Despite the rocky economy, Rabobank believes the long-term outlook for agriculture, in general, and fresh produce, specifically, is positive.
However, companies should develop specialty products to strengthen their market position and keep their debt levels low in order to emerge as a market leader, said Rabobank Food & Agribusiness Research and Advisory (FAR) analysts.
“The recession hasn’t hit the fresh produce industry as hard because most is consumed at the retail level not at the food service level,” said FAR Vice President Marieke de Rijke. This means that consumer habits are shifting from eating meals out to eating meals at home.
In their presentations, Ken Shwedel, who heads the FAR office in Mexico, and de Rijke said, while the fresh produce industry has been less affected than other industries, in order to remain competitive, growers must alter their business strategies. One solution, is to nurture consumers in other countries where markets are not as mature.
For example, Mexico, which is second to Canada as the U.S.’s largest trading partner, represents a growing, market place because, Shwedel said, “Mexico must import food to feed its population.” This means, that Mexicans spend nearly 30 percent of every peso on food, while Americans spend about 12 percent per dollar.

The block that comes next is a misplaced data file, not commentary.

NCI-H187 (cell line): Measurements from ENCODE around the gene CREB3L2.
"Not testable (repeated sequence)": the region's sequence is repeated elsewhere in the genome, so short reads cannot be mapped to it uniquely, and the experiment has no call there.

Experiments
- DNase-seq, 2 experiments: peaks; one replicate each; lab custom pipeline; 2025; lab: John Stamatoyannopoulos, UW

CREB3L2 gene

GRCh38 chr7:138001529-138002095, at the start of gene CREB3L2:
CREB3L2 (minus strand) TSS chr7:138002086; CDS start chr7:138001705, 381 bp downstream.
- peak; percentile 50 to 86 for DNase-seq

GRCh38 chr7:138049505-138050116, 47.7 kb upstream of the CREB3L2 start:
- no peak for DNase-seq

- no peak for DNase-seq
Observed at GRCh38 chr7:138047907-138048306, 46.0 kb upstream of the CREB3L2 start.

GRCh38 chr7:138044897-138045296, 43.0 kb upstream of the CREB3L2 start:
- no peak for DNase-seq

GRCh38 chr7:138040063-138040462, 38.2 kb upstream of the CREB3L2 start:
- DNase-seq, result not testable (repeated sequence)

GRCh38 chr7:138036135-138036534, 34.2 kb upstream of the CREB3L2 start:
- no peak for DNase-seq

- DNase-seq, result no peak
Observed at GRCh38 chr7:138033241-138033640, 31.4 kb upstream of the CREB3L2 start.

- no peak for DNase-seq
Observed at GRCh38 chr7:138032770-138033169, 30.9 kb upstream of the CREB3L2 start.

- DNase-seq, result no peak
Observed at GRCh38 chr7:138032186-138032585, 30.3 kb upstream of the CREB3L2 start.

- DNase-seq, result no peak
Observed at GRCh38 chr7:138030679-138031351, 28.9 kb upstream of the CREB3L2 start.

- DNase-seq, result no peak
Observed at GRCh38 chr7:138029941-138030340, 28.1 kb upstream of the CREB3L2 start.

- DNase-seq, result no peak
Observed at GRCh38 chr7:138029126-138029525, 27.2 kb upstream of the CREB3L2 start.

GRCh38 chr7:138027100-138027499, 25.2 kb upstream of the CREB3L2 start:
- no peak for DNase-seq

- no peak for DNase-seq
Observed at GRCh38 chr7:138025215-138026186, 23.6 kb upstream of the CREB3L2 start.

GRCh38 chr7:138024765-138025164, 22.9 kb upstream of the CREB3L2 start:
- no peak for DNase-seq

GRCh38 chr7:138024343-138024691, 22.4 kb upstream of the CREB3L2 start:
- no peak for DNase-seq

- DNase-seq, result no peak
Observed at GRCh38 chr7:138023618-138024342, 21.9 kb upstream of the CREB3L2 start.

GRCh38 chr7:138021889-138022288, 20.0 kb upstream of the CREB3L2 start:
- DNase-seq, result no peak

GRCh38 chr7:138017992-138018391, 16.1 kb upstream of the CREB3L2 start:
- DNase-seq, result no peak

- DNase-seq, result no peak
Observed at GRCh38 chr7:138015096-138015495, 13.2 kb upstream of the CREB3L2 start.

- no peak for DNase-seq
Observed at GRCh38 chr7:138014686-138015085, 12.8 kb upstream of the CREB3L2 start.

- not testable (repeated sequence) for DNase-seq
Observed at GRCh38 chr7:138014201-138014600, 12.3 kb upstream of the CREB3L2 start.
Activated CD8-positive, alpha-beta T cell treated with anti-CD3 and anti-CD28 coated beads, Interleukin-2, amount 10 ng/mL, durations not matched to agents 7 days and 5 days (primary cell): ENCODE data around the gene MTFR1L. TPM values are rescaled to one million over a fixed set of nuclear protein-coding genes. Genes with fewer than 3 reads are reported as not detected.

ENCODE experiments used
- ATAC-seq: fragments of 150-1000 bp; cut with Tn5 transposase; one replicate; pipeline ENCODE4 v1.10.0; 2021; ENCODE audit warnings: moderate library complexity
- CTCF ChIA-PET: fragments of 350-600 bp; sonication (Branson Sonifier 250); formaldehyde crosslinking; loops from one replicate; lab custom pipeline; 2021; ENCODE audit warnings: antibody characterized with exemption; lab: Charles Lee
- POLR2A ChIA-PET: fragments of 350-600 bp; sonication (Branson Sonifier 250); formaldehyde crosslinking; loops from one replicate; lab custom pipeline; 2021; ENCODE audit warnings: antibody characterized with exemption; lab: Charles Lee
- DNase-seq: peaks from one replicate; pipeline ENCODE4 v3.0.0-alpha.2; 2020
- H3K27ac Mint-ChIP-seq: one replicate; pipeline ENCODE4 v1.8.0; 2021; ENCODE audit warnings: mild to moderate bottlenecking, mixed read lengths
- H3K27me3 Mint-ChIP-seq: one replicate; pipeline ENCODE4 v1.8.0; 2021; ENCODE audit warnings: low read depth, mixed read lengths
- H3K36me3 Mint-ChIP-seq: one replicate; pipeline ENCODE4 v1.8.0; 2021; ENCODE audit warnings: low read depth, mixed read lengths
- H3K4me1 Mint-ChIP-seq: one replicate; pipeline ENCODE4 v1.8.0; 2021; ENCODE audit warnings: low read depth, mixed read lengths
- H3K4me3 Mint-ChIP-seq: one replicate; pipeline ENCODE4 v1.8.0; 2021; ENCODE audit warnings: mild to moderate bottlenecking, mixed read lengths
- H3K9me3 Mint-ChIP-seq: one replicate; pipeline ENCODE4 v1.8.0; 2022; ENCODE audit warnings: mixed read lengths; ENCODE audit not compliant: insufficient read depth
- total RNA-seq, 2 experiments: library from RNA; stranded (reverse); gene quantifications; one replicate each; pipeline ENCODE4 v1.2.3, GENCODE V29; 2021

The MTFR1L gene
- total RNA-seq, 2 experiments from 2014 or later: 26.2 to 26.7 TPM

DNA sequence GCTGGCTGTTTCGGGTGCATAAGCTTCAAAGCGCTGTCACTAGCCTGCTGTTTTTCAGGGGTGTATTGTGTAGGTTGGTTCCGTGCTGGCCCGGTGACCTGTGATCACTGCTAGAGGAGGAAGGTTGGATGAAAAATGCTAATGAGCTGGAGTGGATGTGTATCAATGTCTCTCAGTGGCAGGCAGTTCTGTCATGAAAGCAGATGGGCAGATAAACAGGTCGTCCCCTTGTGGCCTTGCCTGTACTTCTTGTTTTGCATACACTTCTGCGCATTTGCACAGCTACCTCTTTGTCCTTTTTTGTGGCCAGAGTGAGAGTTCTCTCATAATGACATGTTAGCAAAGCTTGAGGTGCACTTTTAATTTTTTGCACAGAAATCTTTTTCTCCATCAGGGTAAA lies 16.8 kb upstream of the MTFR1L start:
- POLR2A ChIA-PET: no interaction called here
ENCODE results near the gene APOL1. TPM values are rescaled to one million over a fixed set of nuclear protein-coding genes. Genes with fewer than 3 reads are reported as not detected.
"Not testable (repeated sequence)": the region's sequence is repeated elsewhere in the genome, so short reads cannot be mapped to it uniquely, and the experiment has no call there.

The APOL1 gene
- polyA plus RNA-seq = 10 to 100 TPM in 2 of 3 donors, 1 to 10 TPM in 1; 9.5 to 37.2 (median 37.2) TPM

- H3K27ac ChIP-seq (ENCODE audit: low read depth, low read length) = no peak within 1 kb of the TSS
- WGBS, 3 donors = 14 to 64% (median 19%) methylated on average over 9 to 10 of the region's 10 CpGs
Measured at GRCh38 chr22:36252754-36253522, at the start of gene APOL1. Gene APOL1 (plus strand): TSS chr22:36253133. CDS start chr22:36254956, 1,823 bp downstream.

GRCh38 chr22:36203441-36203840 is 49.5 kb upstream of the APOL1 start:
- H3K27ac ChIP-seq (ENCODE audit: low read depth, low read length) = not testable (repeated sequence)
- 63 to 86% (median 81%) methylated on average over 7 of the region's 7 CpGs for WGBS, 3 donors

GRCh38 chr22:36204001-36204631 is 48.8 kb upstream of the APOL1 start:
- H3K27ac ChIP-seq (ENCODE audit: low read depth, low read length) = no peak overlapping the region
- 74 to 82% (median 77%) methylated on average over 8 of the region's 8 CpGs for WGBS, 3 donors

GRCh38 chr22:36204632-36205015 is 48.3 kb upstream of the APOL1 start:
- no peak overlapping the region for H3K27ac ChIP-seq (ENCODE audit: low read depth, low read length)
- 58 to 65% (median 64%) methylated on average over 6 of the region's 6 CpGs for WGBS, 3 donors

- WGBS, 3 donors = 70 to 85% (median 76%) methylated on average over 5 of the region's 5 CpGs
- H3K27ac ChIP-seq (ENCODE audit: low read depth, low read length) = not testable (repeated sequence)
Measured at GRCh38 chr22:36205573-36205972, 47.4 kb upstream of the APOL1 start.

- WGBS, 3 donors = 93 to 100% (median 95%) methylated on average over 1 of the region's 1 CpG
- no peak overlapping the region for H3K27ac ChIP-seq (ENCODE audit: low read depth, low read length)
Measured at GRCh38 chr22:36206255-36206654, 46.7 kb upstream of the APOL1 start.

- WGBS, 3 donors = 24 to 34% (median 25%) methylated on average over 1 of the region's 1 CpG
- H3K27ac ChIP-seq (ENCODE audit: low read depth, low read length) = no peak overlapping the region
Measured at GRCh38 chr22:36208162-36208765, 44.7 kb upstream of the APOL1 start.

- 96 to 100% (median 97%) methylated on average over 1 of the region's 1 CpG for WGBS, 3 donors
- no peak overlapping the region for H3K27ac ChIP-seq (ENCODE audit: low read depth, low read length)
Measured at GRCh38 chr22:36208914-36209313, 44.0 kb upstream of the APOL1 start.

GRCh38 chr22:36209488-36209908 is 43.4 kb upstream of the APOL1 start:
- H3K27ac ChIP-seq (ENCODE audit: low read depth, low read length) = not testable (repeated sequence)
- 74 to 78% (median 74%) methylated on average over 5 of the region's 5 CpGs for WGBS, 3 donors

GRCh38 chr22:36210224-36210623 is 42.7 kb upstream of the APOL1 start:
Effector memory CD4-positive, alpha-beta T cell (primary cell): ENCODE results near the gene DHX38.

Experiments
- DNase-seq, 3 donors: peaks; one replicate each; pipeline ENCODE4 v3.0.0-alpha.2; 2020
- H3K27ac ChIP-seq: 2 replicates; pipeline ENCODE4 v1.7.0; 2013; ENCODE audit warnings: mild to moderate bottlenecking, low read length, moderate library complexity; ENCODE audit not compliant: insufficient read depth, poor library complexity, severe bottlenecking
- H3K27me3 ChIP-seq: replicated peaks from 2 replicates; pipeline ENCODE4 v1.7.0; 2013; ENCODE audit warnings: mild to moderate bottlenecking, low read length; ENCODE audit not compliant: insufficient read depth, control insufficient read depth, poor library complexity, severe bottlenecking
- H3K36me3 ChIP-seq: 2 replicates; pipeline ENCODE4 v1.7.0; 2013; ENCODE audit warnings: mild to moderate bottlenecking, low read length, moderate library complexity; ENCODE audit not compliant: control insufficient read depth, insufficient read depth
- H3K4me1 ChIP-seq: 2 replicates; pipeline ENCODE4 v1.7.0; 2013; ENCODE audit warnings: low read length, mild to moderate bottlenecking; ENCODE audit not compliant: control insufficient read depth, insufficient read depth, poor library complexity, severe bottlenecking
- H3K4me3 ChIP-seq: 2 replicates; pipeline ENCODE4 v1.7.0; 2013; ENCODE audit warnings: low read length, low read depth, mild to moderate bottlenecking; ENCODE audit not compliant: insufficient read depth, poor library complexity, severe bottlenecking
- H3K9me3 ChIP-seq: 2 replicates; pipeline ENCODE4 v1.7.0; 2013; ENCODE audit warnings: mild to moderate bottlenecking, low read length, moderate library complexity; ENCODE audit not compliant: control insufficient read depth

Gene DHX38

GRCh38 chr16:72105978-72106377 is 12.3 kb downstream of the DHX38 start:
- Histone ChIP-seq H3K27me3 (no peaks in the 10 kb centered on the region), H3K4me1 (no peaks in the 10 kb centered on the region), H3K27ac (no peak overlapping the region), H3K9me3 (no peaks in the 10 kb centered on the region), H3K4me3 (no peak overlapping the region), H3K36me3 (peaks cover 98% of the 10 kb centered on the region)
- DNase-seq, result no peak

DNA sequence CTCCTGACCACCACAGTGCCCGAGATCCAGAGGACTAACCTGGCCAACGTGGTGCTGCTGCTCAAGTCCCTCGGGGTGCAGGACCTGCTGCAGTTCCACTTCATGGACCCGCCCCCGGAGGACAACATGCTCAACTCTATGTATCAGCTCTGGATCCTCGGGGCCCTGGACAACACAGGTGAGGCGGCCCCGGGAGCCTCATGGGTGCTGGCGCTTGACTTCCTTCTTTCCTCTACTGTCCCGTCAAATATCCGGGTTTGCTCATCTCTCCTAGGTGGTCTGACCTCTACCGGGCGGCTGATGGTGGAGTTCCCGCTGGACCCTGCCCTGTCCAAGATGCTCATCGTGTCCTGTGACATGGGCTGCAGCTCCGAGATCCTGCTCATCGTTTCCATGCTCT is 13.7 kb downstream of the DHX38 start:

However, U.S. growers face increasing competition from Canada and Chile on their exports to Mexico, and cannot wait for the recession to end in order to grow business opportunities. Producers should take advantage of opportunities today, said Shwedel.
Additionally, for producers to expand, they must look to gain market share within the United States. For example, as consumers continue to look to reduce costs, producers have the opportunity to expand private label products. Particularly, said Shwedel, after the recession ends and food prices likely become more volatile. At that time, consumers will increasingly choose lower cost goods.
“In order to compete, producers need to rethink the agriculture business model,” Shwedel advised.